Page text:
Since it was still early in the night, the Milky Way was still mostly to the east and hadn't quite rotated through the sky to be over the observatory yet. But I had some ideas for images, so I got to work. The observatory is actually composed of 27 independent antennas, 25 meters in diameter and weighing in at 209 metric tons each. These antennas are free to move along a Y-shaped railroad track, with three tracks extending out 13 miles in each direction. The freedom of movement allows the operators to configure the antennas in a number of positions that are suitable for different types of imaging. The north-south(ish) track actually crosses over the US-60, and this was my main subject since there is a convenient parking area right there.
After I finished shooting this composition, I was reviewing the images on the back of the camera and thought that it looked a little stranger than usual. Normally, in a really dark area, you can see a little bit of airglow (hazy green glaze in the sky) in a long exposure, but this was looking much stronger than usual. At this point I dismissed it with a shrug of the shoulders. Anything to make an image more interesting.
I hung around a little longer and shot some other compositions and was able to replicate my very first successful Milky Way image. Last July I was doing the same drive and decided to stop at the same spot. I had my old Canon T2i and 16-35mm f/2.8 II lens with me and applied everything I had learned up to that point. I was so excited to get it processed and printed out, in fact it's still on my wall. But once I got my Canon 5D Mk III and a better lens for astrophotography (Samyang 14mm f/2.8, although at a quarter of the price) I knew I wanted another shot at it.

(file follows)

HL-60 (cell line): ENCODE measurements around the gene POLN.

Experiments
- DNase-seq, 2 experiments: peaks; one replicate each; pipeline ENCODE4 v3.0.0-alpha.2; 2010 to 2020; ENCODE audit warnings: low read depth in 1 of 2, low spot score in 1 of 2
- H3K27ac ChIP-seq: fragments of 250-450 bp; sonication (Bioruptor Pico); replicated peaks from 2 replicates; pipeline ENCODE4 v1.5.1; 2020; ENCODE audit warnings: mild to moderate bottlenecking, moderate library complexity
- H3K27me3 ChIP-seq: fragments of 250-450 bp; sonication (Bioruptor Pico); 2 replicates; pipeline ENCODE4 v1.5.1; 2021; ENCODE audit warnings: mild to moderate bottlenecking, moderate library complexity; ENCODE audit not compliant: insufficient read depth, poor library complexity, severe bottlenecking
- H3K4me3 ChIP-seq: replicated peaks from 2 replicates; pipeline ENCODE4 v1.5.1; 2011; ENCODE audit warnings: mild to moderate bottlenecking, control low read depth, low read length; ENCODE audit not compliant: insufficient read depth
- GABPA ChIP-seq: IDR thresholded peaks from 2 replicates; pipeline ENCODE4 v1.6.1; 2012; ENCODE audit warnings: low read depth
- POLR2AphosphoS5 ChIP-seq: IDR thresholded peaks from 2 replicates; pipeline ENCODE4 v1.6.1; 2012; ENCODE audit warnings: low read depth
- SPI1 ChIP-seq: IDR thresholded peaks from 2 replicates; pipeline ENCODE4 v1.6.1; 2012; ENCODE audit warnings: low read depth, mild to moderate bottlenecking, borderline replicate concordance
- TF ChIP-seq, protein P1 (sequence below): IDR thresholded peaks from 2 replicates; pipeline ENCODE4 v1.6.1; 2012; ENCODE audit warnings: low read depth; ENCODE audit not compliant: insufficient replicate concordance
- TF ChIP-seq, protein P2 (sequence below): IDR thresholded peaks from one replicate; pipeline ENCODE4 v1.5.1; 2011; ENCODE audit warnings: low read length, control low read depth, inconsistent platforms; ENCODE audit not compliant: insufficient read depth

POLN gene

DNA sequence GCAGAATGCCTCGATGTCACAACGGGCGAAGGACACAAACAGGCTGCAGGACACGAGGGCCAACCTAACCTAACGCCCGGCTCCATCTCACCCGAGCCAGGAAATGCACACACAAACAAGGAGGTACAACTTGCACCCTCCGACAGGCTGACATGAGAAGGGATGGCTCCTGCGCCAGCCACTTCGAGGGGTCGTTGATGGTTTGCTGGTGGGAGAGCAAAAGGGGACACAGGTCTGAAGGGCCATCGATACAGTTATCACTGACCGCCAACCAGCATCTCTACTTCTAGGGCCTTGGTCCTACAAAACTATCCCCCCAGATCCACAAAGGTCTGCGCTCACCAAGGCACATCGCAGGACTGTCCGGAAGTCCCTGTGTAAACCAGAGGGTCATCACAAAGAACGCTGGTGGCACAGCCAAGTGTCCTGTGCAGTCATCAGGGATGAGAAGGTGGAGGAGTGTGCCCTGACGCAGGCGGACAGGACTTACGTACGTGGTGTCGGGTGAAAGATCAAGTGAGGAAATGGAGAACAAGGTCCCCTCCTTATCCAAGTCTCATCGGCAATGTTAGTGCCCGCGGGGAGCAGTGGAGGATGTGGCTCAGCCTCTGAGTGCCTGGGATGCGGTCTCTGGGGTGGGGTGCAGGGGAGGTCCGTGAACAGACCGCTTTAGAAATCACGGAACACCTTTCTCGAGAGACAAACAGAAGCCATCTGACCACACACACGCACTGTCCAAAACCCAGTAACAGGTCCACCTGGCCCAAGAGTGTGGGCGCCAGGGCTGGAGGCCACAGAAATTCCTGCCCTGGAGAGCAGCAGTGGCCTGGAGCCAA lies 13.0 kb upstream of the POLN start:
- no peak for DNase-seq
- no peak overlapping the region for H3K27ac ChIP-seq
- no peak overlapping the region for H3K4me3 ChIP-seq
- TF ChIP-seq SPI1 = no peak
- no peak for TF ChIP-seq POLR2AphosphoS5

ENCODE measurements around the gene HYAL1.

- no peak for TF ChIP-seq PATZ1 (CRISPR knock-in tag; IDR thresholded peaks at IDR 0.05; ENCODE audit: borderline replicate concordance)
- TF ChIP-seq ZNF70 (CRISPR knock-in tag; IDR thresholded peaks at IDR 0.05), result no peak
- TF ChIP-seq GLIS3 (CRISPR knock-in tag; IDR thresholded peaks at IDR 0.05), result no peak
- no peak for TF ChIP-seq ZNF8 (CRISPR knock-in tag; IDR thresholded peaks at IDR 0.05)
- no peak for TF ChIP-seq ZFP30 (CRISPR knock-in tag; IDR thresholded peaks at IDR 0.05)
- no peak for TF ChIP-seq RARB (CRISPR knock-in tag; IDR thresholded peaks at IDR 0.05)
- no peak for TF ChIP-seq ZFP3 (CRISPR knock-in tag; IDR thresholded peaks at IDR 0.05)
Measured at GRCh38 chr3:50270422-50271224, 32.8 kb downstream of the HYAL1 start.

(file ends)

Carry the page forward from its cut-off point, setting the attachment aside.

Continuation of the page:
I was very happy with the results and had pretty much decided to pack up and drive off to find a place to sleep when I realized that the Milky Way was almost perfectly aligned as an arch across US-60. I figured it would be a perfect composition for a panorama where I could capture the whole arch, the US-60, and the VLA Observatory all in one image. By this point in the night, traffic had slowed to about one car every 15 minutes or so, and since the US-60 is very long and very straight and very flat, I had at least 8 minutes between seeing the headlights and having them arrive on scene. So I set up in the middle of the road and composed to the north to start the panorama. I took a test shot to verify my settings and focus were good, and... I was flummoxed.